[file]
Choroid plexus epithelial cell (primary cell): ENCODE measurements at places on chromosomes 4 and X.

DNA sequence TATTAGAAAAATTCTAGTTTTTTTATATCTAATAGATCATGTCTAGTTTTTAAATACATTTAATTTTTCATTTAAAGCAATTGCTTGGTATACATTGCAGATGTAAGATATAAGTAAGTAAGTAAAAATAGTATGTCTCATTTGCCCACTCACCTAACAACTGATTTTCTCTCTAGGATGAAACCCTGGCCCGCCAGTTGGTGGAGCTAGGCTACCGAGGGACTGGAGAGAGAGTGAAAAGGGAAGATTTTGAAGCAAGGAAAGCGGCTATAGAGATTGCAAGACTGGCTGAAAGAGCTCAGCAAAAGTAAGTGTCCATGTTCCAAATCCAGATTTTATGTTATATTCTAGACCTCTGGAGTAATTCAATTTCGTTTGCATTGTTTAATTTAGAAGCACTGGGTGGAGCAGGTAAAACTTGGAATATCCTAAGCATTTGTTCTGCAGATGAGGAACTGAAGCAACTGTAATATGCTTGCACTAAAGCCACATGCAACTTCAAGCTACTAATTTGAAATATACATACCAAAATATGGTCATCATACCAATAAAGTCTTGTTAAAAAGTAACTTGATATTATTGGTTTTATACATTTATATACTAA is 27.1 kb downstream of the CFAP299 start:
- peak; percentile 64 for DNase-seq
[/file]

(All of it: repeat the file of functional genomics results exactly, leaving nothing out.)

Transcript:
Choroid plexus epithelial cell (primary cell): ENCODE measurements at places on chromosomes 4 and X.

DNA sequence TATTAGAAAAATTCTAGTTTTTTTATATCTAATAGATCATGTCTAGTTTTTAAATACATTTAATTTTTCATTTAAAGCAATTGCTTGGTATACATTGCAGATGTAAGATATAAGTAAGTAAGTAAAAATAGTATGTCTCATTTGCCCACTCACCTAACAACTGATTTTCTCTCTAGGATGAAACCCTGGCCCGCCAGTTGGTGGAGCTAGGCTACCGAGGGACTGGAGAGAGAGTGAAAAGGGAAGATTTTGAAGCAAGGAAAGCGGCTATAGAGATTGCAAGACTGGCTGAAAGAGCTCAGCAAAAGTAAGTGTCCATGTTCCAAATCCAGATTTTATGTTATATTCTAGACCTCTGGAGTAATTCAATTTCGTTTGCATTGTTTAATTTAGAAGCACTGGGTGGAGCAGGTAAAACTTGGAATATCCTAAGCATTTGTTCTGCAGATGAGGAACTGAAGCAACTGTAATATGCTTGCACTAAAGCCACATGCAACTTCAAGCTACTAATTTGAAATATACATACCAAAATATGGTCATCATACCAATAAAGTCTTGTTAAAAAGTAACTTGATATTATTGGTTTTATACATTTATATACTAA is 27.1 kb downstream of the CFAP299 start:
- peak; percentile 64 for DNase-seq